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E-Tailing and its Prospects: Great Expectations Reconsidered

Listed author(s):
  • Jeffrey Mayer
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    This paper attributes slower than predicted growth in e-commerce retailing to four factors: consumer resistance; the ability of traditional retailers to become multi-channel sellers; prudent official survey and classification practices; and perhaps the limited range of “pure-play” business models (i.e., retail models that rely mainly on electronic sales). Based on responses to the Census Bureau’s Monthly Retail Trade Survey (MRTS) in the five fourth quarter periods from 2001 to 2005, the paper finds that e-commerce has claimed a small but rapidly growing share of U.S. retailing markets; and that pure play companies are still important drivers of this process. However, it also finds that the capacity of pure-play companies to continue in this role may be nearing its limits, and that the rate of continued growth in e-commerce retailing may depend on the business decisions of large, multi-channel sellers. Qualified researchers can access MRTS-based quarterly e-commerce data for 2001-2005 at the Census Bureau’s Regional Data Centers.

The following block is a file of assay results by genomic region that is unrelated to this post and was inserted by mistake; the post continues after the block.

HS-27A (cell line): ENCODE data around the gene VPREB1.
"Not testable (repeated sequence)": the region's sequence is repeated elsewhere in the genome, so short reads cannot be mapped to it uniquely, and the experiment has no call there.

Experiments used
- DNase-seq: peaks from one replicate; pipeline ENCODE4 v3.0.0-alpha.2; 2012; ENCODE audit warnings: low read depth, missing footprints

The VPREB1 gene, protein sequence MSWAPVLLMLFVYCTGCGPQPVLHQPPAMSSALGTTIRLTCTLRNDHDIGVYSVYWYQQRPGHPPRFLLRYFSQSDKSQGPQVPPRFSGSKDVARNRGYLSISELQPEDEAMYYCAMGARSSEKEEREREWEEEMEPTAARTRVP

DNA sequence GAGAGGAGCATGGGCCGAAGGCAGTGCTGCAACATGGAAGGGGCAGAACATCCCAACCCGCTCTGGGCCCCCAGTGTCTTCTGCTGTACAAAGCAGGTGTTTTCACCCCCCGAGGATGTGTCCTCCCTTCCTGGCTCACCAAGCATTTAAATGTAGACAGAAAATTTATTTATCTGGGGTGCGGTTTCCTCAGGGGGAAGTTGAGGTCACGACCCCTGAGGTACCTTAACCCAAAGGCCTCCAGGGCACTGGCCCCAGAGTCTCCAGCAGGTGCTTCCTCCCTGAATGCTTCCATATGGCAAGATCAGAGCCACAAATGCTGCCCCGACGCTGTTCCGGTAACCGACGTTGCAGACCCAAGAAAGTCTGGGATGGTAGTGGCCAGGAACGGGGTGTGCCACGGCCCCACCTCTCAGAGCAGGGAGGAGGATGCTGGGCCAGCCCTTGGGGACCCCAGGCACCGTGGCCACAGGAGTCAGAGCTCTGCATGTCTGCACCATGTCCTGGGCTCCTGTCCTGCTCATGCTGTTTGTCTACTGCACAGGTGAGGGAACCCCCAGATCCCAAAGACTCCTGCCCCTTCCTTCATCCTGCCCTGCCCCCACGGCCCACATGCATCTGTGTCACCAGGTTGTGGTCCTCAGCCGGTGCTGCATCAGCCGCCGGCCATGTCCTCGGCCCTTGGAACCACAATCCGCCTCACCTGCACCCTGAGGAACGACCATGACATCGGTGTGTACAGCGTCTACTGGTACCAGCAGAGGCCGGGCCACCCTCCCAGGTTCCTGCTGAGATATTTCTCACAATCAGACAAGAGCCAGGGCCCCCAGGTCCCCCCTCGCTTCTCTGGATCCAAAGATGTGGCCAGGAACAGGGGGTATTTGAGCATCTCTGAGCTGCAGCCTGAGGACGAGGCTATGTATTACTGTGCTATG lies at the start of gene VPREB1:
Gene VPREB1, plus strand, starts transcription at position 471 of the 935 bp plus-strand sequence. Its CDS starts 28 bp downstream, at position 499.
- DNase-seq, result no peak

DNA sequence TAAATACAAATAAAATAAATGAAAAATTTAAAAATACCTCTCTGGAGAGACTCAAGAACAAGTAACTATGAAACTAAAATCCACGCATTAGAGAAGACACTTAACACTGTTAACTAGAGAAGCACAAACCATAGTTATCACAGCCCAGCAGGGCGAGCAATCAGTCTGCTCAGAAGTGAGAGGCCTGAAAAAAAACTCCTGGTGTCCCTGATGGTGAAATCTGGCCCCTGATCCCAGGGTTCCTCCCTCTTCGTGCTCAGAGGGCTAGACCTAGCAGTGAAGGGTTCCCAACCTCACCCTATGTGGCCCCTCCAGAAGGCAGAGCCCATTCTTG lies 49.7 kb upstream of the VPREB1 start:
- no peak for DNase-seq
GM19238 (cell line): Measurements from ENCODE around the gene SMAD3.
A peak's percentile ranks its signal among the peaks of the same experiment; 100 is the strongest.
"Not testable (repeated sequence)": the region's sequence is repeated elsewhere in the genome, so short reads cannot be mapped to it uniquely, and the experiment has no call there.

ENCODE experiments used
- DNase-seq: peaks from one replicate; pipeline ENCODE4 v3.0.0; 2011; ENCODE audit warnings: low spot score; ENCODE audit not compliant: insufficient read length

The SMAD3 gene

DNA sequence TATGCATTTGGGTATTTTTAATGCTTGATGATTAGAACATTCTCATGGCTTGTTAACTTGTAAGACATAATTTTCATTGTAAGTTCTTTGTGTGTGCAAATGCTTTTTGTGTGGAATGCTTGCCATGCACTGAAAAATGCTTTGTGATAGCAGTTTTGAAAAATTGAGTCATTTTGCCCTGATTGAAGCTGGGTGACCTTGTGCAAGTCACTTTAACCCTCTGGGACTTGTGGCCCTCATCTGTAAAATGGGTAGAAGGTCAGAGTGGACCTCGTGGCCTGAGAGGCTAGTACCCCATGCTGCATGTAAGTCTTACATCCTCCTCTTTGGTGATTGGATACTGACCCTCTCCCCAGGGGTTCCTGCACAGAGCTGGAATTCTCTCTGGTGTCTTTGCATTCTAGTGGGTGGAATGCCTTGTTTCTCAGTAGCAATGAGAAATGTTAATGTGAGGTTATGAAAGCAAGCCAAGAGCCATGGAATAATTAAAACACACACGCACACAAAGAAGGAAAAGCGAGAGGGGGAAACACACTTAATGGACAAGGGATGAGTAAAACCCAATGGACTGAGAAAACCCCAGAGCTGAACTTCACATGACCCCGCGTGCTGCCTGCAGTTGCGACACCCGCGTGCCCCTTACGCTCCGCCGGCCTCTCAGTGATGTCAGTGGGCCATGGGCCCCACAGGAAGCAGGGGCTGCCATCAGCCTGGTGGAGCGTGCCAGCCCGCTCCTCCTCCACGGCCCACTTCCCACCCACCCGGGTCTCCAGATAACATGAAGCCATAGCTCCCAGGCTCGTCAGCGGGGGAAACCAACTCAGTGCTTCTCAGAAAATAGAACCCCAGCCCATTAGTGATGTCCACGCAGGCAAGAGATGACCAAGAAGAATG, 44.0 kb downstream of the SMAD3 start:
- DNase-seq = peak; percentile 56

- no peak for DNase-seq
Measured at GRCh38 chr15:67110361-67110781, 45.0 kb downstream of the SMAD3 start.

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    File Function: First version, 2006
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    Paper provided by Center for Economic Studies, U.S. Census Bureau in its series Working Papers with number 06-16.

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    Length: 9 pages
    Date of creation: Jul 2006
    Handle: RePEc:cen:wpaper:06-16
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